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Impact Investing

IPE special report May 2018

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Hermes says UK disclosure has gone too far

SWITZERLAND - Corporate disclosure has gone too far in the UK, says Colin Melvin, director of corporate governance at Hermes Pensions Management.

Speaking at the IFM conference in Geneva, where he was part of a panel focusing on corporate governance, Melvin said: “Disclosure is a good thing but it can go too far and I suggest it has gone too far in the UK.”

He told delegates that there have been complaints about the costs associated with corporate disclosure. Melvin said the main problem was the set of different disclosure guidelines and codes that firms implement.

Hermes – owned by the BT Pension Scheme - is trying to tackle this problem in conforming to the UK’s Combined Code. In January Hermes, which sees itself as a pioneer in corporate governance and shareholder engagement, said it was replacing its own corporate governance guidelines with the code.

Melvin’s observation was seconded by fellow panellist Anita Skipper, head of corporate governance at Morley Fund Management. She said Morley has done the same thing.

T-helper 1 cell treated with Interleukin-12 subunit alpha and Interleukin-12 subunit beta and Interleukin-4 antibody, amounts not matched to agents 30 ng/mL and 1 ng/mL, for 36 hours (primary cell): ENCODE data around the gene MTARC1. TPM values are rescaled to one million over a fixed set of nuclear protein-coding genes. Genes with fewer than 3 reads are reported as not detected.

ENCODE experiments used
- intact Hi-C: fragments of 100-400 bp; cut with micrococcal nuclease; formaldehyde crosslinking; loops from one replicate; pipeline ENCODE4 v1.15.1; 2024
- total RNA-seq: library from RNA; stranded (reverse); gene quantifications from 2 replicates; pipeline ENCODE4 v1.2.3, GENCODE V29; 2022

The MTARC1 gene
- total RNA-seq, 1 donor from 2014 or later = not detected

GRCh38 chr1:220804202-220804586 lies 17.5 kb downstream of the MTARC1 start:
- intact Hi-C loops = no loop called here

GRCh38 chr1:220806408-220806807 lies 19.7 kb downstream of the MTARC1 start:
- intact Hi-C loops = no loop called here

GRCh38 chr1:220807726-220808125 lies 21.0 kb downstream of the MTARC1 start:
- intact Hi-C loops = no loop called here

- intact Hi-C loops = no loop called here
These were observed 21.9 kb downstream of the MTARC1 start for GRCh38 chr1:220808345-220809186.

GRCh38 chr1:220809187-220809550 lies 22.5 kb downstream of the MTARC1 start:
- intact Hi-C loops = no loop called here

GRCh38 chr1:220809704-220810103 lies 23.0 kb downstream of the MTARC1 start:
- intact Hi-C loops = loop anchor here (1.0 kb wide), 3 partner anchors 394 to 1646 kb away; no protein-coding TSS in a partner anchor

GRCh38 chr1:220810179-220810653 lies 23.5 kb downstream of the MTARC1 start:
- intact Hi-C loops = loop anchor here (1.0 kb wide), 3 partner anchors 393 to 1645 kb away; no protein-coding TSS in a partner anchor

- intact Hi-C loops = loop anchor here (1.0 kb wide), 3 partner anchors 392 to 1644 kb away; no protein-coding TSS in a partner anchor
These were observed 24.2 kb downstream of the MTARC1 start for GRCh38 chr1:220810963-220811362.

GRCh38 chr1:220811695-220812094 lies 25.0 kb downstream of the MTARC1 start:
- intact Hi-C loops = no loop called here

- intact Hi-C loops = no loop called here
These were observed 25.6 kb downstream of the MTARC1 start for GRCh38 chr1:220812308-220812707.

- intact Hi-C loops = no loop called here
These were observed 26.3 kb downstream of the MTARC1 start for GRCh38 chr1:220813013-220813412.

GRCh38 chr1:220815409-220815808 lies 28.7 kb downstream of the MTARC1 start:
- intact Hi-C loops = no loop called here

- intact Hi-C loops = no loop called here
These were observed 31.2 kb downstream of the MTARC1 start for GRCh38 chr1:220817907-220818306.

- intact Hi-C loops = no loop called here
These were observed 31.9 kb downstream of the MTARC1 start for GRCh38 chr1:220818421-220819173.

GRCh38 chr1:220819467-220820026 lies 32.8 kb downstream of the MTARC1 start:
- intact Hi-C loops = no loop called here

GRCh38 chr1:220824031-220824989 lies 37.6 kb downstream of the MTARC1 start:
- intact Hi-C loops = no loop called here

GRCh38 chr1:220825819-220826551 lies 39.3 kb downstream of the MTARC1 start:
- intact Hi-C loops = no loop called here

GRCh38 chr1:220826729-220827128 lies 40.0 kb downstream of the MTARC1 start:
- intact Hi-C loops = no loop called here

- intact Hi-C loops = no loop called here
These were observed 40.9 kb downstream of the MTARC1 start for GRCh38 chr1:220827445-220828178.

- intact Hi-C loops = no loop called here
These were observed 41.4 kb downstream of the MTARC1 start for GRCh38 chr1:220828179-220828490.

Skipper pointed out it should be a matter of better rather than more disclosure. She argued that disclosure could have “perverted effect” – such as where greater pay disclosure leads to higher pay demands.

“On balance it is better to have more than too little information,” she said.

Roger Urwin, global head of investment consulting at Watson Wyatt, added: “We are still probably at a point where we haven’t quite got to an optimal point. Costs are acceptable but at the same moment they could tip over.”

Urwin also said that corporate behaviour is likely to become more of an issue among institutional investors as the pension industry moves from defined benefit to defined contribution.

He said he emphasis would shift from focusing on returns in themselves to considering sustainability and corporate behaviour more as investment issues.

Asked how significant corporate governance was to trustees looking for a manager, Urwin answered: “The number one issue is selecting a good manager.”

But he added that pension funds could have “a significant role” in changing things.

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